When you bring EPMA and ETL together, the possibilities are endless…Okay, maybe not endless, but substantial.
People may be getting tired of reading my posts about EPMA, but unfortunately I am not yet tired of writing them. EPMA is a very powerful tool that admittedly had a rocky debut, which debut has caused some to remain reluctant to give it serious consideration. I love the challenge of finding ways to accomplish functional/business requirements by uniquely leveraging the tools in the Oracle EPM stack, and I would like to share one of those with you. Consider the following scenario: you are working on an Oracle EPM implementation and want to use EPMA to manage the metadata for all of the EPM applications. Sounds easy enough so far, right? Now imagine that some of those are Essbase Integration Services applications. Let me save you some time – don’t bother looking for any references to EIS in EPMA, because they don’t exist. EIS expects (requires) a fact table and dimension tables (in a star scheme relationship) in order to build the outline and load the data. So there was the challenge: how can we utilize EPMA to manage the metadata for EIS?
Since we were working from the assumption that EPMA would be used to manage the metadata, the more specific question was how to get the metadata from EPMA into dimension tables/views in a relational database. We initially considered writing custom SQL to query the EPMA repository for the metadata and build dimension tables/views based upon those queries. This option was rejected fairly quickly, for two main reasons. First, as I have described in other posts, the structure of the EPMA repository is complex, and we could only be moderately confident that the queries we wrote were completely correct. After spending some quality time poring over the EPMA repository, we reached a point where we felt we did know how to write the SQL statements that would be required. It was the second objection, however, that ultimately led us to abandon this option. The second concern was the potential for the structure of the EPMA repository to change in subsequent releases, possibly requiring significant changes to the custom SQL. This implementation was on the 11.1.1 release of EPMA, and the project was actually started on 9.3.1, with the upgrade to 11.1.1 occurring midway through the project. Given the substantial changes we had witnessed in EPMA over the course of the implementation, we determined that the risk of substantial changes to the underlying repository in future releases was too high.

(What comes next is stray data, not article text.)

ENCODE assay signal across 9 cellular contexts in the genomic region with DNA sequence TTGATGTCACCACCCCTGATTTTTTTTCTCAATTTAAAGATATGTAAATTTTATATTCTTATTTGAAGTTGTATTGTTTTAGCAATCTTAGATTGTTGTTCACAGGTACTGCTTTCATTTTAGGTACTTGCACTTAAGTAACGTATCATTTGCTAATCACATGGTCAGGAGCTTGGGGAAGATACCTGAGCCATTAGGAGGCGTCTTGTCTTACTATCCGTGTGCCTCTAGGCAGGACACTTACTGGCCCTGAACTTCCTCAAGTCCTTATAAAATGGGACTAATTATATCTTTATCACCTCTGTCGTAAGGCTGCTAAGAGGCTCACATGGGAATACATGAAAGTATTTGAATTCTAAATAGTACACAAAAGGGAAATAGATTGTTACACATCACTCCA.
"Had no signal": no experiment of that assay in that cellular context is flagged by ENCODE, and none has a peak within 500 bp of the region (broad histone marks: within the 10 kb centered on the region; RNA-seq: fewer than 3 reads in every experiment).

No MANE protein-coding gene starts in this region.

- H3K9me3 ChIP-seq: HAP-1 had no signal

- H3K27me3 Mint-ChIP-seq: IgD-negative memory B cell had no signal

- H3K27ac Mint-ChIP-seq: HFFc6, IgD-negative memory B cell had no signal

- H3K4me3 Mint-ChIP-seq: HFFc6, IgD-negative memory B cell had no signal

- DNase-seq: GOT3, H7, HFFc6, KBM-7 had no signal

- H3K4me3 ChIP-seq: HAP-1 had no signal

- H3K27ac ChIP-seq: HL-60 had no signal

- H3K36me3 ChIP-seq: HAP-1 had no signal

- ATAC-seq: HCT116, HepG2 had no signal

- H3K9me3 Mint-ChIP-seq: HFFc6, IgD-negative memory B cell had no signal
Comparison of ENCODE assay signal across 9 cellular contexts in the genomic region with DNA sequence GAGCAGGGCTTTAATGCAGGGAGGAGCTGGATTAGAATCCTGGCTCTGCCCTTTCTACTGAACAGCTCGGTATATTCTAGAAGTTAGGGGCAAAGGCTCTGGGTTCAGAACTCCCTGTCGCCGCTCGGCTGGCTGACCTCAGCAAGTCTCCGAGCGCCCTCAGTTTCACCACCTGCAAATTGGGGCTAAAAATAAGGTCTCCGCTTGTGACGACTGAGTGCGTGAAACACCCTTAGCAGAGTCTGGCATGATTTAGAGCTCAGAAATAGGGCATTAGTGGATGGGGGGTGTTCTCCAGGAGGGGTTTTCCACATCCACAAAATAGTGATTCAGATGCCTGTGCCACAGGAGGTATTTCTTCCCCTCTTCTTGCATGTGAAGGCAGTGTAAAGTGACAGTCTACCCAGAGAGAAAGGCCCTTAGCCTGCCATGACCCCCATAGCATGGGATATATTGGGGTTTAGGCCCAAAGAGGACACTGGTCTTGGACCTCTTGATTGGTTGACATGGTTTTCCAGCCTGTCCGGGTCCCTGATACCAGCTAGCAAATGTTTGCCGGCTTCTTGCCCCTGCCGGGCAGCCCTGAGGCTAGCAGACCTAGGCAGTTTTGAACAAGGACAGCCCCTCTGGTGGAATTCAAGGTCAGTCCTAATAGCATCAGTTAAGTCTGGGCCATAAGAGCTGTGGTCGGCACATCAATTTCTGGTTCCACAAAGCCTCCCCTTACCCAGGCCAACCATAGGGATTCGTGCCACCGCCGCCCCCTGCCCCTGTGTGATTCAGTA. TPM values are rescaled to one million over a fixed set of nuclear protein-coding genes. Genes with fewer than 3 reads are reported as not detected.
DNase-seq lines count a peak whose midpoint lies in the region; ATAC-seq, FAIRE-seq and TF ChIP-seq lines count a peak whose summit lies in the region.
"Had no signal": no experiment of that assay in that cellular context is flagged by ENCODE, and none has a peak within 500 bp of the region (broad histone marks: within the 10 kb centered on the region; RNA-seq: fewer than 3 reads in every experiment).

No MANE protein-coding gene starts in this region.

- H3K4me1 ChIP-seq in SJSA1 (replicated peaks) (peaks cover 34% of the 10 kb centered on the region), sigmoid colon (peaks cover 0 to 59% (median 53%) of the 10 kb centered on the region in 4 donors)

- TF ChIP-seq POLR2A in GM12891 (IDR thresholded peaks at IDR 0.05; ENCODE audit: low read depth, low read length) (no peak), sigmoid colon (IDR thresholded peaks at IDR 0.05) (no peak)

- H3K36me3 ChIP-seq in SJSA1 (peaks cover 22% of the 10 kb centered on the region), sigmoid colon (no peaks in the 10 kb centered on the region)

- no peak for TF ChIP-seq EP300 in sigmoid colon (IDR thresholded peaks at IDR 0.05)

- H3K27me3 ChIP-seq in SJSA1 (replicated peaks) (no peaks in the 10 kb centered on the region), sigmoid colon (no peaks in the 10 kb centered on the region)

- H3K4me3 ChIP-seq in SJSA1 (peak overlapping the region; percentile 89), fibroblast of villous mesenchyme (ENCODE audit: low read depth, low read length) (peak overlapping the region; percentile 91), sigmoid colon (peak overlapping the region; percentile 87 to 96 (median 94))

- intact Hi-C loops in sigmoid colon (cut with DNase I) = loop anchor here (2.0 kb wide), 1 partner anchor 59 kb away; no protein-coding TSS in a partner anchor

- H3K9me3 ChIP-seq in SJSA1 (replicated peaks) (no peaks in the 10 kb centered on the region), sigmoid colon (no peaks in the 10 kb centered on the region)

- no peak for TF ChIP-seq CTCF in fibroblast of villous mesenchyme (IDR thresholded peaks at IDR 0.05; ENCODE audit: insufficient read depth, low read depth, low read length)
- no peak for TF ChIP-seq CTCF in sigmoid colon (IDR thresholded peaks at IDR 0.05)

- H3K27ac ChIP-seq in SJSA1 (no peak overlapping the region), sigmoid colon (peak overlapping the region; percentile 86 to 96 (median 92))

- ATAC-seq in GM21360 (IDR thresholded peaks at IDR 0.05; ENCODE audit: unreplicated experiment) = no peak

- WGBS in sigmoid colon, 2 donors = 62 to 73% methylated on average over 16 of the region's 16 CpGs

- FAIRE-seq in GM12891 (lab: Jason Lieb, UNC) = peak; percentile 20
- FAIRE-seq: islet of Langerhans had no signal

The solution we selected may surprise you; I recall being met with a fair amount of skepticism about its feasibility after proposing it. Ultimately, we opted to create EPMA application views for the EIS applications and maintained them just was non-EIS cubes were maintained. The applications were then deployed to Essbase. We were utilizing Data Integration Management (DIM) for our ETL processes (the project began before the discontinuation of DIM was announced), and we took advantage of DIM’s ability to extract metadata from Essbase outlines. We created DIM workflows to extract the metadata from Essbase, re-format/map the property values to fit what EIS expected and write the resulting metadata to dimension tables in the data warehouse, where the fact table was stored. These workflows were incorporated to our overall automated metadata update process and worked extremely well. While our process used DIM, Oracle Data Integrator (ODI) has a similar ability to extract metadata from Essbase. Even with the long-term future pointing towards Essbase Studio – and its built-in ability to source metadata from EPMA – a solution like the one described here could be a viable option for at least the next several years, particularly for organizations that wish to utilize EPMA and to deploy Essbase cubes with drill-through functionality but are not ready to embrace Essbase Studio.